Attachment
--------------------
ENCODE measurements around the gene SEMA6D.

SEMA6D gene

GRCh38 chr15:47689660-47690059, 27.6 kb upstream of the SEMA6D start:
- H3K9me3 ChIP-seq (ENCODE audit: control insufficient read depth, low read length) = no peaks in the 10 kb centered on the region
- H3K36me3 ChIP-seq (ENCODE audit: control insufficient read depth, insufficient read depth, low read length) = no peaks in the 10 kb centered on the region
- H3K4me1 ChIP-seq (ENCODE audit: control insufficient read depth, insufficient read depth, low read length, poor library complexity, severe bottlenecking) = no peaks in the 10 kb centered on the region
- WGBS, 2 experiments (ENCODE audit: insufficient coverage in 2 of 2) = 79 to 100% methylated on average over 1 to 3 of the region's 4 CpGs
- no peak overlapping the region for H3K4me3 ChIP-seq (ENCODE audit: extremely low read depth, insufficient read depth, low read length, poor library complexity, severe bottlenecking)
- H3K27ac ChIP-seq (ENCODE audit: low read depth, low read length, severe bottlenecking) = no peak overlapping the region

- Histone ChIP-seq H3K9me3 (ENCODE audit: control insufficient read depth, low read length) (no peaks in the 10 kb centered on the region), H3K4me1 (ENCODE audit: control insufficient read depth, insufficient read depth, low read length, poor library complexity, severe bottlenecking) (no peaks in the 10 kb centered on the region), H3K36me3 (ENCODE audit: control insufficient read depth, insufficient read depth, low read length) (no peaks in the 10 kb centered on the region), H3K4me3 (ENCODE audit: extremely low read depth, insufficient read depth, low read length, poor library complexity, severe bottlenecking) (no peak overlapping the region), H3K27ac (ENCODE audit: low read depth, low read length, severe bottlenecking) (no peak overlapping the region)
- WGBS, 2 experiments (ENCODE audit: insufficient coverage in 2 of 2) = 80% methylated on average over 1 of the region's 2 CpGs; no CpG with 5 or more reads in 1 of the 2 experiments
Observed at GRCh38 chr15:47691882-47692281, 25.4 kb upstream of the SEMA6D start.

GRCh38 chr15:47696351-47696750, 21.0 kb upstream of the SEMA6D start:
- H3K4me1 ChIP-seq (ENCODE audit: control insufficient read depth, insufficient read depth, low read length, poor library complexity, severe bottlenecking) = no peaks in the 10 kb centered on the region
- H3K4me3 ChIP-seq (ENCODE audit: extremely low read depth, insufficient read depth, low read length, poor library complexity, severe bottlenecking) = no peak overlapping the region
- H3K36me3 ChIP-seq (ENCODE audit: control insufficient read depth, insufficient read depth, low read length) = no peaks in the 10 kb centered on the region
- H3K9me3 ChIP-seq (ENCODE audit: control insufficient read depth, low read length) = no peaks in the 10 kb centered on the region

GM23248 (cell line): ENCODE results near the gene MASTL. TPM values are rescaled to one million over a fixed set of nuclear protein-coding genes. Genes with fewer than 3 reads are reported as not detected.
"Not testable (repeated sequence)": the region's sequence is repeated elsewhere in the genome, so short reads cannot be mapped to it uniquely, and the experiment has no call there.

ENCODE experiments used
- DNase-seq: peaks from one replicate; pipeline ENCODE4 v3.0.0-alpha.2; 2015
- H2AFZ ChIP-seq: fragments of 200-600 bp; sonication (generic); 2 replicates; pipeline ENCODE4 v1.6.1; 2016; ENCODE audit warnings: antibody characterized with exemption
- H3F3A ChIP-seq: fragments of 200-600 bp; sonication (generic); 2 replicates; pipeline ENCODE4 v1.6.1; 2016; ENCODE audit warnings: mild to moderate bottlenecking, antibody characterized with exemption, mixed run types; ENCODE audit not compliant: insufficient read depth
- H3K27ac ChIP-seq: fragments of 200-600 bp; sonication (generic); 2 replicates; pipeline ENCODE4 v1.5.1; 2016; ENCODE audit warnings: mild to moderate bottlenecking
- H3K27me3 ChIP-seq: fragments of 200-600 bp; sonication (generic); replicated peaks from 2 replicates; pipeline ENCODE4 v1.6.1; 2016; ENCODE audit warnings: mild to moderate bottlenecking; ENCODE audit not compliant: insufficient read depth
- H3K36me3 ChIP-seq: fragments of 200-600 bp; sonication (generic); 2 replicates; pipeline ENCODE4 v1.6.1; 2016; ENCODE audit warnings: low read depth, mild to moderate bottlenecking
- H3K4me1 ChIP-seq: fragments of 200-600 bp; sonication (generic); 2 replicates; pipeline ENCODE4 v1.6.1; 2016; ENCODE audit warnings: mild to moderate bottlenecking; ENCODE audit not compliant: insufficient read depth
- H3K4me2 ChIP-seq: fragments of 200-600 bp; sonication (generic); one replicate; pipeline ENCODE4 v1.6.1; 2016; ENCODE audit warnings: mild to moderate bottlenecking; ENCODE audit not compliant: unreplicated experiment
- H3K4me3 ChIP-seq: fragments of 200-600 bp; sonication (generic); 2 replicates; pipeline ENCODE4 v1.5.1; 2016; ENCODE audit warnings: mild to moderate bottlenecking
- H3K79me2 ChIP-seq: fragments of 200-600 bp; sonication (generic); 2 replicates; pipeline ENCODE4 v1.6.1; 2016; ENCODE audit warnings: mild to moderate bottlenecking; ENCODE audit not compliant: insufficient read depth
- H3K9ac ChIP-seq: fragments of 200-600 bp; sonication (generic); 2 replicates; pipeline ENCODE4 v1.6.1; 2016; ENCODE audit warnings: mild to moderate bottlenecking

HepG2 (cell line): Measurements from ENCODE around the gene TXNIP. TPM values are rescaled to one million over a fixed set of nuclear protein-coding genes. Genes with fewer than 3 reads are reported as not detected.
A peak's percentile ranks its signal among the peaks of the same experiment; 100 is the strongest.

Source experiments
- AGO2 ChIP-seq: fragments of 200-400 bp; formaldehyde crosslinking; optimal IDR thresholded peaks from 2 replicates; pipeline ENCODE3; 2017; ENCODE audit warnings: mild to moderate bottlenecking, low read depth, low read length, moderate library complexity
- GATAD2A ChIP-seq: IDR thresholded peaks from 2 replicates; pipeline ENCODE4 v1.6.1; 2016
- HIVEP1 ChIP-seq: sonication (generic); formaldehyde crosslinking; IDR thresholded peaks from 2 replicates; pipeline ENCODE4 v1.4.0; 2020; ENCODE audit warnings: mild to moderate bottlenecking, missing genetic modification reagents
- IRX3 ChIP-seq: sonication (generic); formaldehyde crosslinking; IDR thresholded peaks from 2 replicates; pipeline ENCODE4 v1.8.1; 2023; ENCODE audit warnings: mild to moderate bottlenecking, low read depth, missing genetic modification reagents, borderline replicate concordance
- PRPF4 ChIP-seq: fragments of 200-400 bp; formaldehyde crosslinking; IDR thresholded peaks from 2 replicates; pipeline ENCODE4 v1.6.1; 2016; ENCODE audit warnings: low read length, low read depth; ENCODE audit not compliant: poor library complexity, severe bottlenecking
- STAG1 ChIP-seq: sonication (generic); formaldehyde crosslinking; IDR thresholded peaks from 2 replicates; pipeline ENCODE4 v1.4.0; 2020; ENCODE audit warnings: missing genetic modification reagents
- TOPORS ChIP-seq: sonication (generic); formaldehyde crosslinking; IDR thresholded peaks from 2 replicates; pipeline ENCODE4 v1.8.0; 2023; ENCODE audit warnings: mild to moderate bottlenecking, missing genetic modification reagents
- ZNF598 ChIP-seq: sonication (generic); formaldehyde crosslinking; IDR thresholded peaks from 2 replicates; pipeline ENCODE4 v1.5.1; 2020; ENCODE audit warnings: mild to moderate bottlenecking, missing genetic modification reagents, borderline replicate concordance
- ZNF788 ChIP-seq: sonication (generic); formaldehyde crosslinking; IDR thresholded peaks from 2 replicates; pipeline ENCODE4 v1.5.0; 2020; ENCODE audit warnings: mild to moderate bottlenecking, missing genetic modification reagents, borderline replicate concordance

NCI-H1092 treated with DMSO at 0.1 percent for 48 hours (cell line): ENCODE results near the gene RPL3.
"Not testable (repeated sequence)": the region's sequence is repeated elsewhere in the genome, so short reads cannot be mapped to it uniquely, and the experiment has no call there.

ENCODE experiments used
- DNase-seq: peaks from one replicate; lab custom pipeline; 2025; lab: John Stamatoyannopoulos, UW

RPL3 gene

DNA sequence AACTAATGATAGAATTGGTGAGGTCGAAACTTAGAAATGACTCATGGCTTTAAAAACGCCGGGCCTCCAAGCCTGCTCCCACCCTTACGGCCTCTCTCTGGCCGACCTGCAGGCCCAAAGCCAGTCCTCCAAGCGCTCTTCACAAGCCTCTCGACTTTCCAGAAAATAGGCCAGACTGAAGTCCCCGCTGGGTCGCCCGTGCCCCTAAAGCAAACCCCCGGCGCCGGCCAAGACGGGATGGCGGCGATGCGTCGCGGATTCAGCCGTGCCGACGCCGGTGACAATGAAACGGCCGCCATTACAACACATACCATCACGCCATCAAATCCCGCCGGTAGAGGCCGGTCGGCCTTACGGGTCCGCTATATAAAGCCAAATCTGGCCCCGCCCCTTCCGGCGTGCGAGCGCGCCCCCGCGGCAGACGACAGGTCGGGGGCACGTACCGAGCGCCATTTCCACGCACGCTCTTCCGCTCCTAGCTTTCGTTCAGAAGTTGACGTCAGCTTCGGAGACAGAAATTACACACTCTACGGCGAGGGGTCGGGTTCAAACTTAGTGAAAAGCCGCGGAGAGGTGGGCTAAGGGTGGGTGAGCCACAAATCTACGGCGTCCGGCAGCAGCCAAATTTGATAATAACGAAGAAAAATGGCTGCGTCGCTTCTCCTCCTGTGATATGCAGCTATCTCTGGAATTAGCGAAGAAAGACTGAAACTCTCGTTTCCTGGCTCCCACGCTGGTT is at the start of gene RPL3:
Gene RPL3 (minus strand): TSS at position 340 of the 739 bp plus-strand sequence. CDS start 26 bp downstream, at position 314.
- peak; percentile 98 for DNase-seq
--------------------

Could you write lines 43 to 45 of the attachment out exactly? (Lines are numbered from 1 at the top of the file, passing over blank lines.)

- ZNF788 ChIP-seq: sonication (generic); formaldehyde crosslinking; IDR thresholded peaks from 2 replicates; pipeline ENCODE4 v1.5.0; 2020; ENCODE audit warnings: mild to moderate bottlenecking, missing genetic modification reagents, borderline replicate concordance

NCI-H1092 treated with DMSO at 0.1 percent for 48 hours (cell line): ENCODE results near the gene RPL3.
"Not testable (repeated sequence)": the region's sequence is repeated elsewhere in the genome, so short reads cannot be mapped to it uniquely, and the experiment has no call there.